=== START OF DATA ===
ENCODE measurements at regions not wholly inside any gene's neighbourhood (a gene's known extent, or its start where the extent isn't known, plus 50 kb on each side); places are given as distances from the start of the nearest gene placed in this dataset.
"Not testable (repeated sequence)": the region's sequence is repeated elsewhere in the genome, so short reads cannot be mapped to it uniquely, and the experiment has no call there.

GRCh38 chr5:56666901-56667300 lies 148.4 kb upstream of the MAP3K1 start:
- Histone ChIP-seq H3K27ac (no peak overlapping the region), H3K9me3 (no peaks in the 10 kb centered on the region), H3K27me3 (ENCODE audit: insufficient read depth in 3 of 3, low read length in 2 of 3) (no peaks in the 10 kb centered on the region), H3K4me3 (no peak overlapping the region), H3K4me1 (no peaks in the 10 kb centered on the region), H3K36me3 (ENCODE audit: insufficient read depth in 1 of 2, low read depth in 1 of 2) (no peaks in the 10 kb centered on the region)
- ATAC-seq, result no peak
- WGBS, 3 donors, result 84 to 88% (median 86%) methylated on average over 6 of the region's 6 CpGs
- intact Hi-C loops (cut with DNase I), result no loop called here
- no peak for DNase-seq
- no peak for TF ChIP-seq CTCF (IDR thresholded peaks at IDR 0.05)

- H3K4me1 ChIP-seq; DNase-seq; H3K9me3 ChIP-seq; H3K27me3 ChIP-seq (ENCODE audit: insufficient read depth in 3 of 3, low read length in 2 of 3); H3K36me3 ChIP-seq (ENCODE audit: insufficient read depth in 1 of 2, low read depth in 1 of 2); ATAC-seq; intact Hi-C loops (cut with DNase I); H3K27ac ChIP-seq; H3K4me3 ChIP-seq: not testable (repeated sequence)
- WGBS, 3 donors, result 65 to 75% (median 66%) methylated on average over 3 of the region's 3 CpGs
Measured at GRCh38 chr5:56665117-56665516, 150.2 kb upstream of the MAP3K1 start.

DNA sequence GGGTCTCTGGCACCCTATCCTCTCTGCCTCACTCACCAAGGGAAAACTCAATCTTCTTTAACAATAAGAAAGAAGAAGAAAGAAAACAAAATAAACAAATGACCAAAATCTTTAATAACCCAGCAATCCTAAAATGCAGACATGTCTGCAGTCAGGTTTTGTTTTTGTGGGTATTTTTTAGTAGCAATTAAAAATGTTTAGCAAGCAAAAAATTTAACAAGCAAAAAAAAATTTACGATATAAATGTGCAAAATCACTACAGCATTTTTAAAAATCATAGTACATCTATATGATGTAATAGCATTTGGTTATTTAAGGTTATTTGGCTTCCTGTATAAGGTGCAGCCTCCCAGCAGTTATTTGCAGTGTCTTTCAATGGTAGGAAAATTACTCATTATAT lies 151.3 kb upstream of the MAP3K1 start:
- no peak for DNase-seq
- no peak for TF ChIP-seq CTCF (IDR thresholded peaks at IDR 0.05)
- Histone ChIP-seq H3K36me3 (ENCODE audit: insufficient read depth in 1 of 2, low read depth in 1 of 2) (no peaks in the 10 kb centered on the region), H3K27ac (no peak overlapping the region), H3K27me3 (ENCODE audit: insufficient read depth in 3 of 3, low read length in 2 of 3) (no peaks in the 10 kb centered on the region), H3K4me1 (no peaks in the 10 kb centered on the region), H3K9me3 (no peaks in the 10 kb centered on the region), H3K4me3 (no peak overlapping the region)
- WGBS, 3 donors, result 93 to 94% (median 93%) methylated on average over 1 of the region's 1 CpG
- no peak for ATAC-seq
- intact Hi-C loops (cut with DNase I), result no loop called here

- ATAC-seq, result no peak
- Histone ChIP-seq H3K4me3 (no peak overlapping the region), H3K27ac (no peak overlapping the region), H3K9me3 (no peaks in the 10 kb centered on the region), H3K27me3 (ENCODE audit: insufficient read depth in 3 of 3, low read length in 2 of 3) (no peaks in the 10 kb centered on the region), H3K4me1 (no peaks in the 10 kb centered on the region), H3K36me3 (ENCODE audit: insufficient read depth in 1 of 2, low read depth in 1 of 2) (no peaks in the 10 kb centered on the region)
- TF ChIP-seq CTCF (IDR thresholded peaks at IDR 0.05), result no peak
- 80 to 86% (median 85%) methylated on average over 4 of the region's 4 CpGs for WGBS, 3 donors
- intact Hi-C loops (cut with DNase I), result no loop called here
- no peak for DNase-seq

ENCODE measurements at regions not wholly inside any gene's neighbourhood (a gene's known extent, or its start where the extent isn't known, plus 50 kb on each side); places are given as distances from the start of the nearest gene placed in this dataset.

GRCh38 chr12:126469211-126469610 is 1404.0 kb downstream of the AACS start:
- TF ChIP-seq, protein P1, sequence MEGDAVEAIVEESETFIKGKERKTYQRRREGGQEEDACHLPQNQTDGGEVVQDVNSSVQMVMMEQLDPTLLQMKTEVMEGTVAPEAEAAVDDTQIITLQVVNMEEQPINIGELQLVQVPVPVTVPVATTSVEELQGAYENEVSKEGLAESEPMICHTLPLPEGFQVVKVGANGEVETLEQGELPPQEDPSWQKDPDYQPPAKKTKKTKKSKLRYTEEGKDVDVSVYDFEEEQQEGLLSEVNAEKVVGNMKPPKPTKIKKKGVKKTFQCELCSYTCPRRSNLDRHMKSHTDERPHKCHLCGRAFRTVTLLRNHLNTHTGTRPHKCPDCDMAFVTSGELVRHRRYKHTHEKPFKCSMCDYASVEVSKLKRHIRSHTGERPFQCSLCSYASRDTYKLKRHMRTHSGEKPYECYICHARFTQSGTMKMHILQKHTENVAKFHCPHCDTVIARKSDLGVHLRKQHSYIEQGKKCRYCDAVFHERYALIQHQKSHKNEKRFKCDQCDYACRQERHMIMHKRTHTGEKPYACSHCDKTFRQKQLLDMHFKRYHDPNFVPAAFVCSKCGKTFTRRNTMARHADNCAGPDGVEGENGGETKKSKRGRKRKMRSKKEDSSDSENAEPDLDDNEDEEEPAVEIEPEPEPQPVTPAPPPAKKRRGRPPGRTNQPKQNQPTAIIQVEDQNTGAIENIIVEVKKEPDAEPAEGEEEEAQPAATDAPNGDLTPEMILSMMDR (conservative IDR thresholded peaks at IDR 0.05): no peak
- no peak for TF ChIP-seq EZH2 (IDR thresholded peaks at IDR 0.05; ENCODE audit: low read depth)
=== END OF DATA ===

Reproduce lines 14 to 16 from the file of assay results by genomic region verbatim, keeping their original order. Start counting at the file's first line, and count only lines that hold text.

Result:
- no peak for DNase-seq
- no peak for TF ChIP-seq CTCF (IDR thresholded peaks at IDR 0.05)
- Histone ChIP-seq H3K36me3 (ENCODE audit: insufficient read depth in 1 of 2, low read depth in 1 of 2) (no peaks in the 10 kb centered on the region), H3K27ac (no peak overlapping the region), H3K27me3 (ENCODE audit: insufficient read depth in 3 of 3, low read length in 2 of 3) (no peaks in the 10 kb centered on the region), H3K4me1 (no peaks in the 10 kb centered on the region), H3K9me3 (no peaks in the 10 kb centered on the region), H3K4me3 (no peak overlapping the region)